The "forlana" is generally considered a lively pastoral and perhaps even rustic dance. The melody is taken from André Campra's opera-ballet L'Europe Galante (1697), and is identical to the music incorporated in the manual published in Paris in 1700 by the celebrated dancing master, Louis Pécour.
Such volumes were well known to dancing masters active in New France. During the course of his life, André Campra held many important sacred and secular appointments—most notably, organist at Notre-Dame in Paris and at the Royal Academy of Music. He was equally at ease writing for church and theater productions, which were justifiably well-received. Many examples of Campra's sacred repertory were known in New France, as evidenced in the Ursuline Convent archives in Quebec City.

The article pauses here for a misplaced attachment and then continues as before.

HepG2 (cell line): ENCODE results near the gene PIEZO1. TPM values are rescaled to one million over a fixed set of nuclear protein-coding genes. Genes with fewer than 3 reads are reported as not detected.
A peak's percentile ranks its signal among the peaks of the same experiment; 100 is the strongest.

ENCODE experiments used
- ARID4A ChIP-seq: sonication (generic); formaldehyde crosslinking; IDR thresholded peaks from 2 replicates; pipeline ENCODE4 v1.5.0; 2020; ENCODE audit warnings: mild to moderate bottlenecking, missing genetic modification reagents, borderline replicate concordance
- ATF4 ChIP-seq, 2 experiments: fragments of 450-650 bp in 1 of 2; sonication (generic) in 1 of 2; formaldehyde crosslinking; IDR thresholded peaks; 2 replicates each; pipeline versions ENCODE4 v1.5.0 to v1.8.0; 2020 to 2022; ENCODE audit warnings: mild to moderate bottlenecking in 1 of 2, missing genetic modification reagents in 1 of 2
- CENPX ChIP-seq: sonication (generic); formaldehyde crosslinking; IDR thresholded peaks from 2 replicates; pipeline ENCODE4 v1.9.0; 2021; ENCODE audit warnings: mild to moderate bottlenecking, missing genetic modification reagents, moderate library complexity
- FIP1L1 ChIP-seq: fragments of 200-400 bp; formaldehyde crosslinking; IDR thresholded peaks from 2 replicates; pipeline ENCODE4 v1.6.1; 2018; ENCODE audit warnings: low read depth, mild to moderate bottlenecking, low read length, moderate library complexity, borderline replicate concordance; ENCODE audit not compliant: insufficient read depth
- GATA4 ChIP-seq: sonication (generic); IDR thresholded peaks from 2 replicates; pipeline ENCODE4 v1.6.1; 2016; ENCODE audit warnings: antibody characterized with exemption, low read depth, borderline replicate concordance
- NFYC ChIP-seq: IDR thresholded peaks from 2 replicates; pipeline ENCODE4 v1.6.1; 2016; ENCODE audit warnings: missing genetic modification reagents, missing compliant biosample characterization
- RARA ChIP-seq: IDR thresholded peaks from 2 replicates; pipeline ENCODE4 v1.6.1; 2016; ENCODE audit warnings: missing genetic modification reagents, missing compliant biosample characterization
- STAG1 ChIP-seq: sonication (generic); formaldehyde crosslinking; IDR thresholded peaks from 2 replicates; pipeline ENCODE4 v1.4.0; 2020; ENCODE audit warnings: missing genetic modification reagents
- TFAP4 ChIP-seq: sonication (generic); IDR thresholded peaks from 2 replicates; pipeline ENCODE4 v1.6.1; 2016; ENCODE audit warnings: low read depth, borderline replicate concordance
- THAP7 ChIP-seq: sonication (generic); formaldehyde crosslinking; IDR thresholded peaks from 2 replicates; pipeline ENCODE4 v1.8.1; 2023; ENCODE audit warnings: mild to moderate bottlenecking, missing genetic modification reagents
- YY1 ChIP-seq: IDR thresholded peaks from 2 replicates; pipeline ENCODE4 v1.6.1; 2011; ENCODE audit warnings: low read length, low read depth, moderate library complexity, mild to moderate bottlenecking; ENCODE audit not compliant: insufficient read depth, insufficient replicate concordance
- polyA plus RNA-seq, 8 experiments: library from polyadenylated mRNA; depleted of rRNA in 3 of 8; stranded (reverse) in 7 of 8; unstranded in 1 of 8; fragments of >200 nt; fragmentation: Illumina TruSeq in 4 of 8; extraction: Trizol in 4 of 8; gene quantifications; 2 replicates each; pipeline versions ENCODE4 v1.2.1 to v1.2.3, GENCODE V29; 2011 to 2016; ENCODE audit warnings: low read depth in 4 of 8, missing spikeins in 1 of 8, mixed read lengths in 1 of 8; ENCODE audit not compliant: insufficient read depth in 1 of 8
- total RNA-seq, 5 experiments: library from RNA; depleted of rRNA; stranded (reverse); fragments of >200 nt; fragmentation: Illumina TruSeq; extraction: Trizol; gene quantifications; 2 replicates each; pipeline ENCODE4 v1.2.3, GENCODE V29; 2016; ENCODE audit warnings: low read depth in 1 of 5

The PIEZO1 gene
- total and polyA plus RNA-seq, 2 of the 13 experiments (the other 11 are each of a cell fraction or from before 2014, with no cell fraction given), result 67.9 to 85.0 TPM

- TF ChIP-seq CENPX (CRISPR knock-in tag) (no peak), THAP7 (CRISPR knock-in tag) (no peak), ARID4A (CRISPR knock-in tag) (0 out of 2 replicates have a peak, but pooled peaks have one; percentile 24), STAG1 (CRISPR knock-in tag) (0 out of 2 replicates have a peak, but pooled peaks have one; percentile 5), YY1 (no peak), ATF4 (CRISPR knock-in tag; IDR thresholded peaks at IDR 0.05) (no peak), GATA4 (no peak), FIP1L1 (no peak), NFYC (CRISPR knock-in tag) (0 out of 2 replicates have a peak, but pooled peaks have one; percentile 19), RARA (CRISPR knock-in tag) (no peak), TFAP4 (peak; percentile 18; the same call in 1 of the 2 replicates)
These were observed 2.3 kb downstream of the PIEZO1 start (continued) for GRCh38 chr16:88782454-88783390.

Secular airs and other pieces, including works of Campra, can be found listed in the inventory (before 1750) of Charles Berthelot, merchant and captain of the militia, and member of the City Council of Quebec.